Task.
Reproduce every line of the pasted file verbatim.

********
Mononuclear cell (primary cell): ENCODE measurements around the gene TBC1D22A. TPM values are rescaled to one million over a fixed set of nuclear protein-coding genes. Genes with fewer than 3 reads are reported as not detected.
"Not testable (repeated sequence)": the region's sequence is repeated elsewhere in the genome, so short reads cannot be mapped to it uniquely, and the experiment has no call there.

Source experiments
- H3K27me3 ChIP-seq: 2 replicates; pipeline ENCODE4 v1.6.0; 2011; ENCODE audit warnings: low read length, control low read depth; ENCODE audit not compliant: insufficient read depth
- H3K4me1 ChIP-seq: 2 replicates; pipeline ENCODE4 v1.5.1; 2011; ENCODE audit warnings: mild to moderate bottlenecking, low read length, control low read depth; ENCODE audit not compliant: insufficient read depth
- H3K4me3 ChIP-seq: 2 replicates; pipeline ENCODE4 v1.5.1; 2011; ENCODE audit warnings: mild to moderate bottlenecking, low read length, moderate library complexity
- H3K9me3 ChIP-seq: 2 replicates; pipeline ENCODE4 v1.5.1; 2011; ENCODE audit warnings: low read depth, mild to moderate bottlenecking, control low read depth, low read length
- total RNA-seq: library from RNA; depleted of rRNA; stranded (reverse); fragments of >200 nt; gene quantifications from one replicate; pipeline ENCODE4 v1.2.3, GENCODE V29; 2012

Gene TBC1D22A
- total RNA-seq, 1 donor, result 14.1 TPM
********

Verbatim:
Mononuclear cell (primary cell): ENCODE measurements around the gene TBC1D22A. TPM values are rescaled to one million over a fixed set of nuclear protein-coding genes. Genes with fewer than 3 reads are reported as not detected.
"Not testable (repeated sequence)": the region's sequence is repeated elsewhere in the genome, so short reads cannot be mapped to it uniquely, and the experiment has no call there.

Source experiments
- H3K27me3 ChIP-seq: 2 replicates; pipeline ENCODE4 v1.6.0; 2011; ENCODE audit warnings: low read length, control low read depth; ENCODE audit not compliant: insufficient read depth
- H3K4me1 ChIP-seq: 2 replicates; pipeline ENCODE4 v1.5.1; 2011; ENCODE audit warnings: mild to moderate bottlenecking, low read length, control low read depth; ENCODE audit not compliant: insufficient read depth
- H3K4me3 ChIP-seq: 2 replicates; pipeline ENCODE4 v1.5.1; 2011; ENCODE audit warnings: mild to moderate bottlenecking, low read length, moderate library complexity
- H3K9me3 ChIP-seq: 2 replicates; pipeline ENCODE4 v1.5.1; 2011; ENCODE audit warnings: low read depth, mild to moderate bottlenecking, control low read depth, low read length
- total RNA-seq: library from RNA; depleted of rRNA; stranded (reverse); fragments of >200 nt; gene quantifications from one replicate; pipeline ENCODE4 v1.2.3, GENCODE V29; 2012

Gene TBC1D22A
- total RNA-seq, 1 donor, result 14.1 TPM